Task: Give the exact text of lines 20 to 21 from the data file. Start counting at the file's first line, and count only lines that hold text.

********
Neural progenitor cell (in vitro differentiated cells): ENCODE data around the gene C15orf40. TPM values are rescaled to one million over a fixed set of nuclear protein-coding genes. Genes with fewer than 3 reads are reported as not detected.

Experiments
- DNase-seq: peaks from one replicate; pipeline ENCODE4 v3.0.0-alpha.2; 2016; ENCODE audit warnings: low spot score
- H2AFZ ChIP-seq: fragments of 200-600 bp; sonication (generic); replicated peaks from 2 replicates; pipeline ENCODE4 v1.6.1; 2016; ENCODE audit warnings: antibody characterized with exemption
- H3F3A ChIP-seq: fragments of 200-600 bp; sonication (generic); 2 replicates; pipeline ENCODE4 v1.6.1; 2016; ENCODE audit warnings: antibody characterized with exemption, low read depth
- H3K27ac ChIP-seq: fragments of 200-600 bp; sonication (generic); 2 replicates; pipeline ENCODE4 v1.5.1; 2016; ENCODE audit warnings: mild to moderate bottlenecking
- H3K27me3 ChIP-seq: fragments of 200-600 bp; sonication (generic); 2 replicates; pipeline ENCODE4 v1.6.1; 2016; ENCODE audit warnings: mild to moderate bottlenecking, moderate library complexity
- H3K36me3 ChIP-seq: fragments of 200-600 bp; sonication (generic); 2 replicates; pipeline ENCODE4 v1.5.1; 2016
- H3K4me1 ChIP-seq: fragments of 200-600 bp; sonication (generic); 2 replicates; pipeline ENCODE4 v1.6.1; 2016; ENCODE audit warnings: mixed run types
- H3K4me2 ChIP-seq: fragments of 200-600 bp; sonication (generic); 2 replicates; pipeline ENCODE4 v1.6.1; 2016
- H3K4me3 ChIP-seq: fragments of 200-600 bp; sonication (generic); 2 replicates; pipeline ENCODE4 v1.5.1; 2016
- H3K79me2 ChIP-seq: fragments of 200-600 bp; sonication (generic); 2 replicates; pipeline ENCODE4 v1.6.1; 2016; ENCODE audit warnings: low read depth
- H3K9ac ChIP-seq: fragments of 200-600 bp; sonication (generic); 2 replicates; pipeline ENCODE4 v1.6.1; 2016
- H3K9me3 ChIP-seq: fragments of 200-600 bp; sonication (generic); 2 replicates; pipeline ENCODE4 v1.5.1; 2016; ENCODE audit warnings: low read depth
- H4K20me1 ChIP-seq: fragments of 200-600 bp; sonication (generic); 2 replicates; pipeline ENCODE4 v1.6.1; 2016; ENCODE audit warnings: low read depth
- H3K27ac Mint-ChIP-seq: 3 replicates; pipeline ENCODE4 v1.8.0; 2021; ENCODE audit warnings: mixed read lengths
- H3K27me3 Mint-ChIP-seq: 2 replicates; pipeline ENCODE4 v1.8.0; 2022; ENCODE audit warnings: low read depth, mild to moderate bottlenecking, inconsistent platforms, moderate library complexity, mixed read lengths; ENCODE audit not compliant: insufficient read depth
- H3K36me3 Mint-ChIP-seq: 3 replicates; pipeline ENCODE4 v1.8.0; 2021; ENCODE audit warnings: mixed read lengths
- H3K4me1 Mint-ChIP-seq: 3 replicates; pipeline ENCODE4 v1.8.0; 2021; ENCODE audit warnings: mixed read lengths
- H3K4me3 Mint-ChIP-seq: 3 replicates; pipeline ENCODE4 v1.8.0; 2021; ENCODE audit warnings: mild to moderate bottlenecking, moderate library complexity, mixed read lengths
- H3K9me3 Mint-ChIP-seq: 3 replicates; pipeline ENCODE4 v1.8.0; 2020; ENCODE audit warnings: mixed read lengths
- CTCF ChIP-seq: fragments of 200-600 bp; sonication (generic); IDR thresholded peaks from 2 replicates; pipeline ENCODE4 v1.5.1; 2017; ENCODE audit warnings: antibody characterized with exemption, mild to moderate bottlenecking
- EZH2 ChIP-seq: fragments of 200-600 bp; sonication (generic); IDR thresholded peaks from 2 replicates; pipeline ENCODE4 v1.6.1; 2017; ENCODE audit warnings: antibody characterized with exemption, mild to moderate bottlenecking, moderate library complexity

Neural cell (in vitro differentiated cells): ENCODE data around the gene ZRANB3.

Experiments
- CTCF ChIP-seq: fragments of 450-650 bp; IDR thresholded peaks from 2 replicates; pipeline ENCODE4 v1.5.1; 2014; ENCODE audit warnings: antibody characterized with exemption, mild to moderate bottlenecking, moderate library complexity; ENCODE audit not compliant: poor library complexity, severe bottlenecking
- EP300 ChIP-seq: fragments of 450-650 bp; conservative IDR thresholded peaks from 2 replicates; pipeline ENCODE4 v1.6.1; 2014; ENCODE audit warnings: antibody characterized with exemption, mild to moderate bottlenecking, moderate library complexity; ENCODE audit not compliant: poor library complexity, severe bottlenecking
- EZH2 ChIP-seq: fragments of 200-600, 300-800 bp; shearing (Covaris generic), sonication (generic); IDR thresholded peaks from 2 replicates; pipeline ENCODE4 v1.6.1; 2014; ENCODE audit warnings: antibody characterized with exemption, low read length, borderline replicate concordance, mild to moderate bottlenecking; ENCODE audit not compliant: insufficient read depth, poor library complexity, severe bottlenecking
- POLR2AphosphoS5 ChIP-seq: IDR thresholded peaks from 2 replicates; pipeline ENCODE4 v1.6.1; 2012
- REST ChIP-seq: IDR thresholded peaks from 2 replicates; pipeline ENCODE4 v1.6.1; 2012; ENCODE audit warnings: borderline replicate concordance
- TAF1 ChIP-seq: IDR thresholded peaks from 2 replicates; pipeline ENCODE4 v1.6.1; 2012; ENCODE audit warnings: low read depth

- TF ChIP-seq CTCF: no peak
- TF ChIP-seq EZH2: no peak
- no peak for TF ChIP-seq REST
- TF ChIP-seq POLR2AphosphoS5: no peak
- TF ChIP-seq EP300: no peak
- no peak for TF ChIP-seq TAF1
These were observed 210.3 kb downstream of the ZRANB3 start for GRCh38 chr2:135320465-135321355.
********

- H3K4me3 Mint-ChIP-seq: 3 replicates; pipeline ENCODE4 v1.8.0; 2021; ENCODE audit warnings: mild to moderate bottlenecking, moderate library complexity, mixed read lengths
- H3K9me3 Mint-ChIP-seq: 3 replicates; pipeline ENCODE4 v1.8.0; 2020; ENCODE audit warnings: mixed read lengths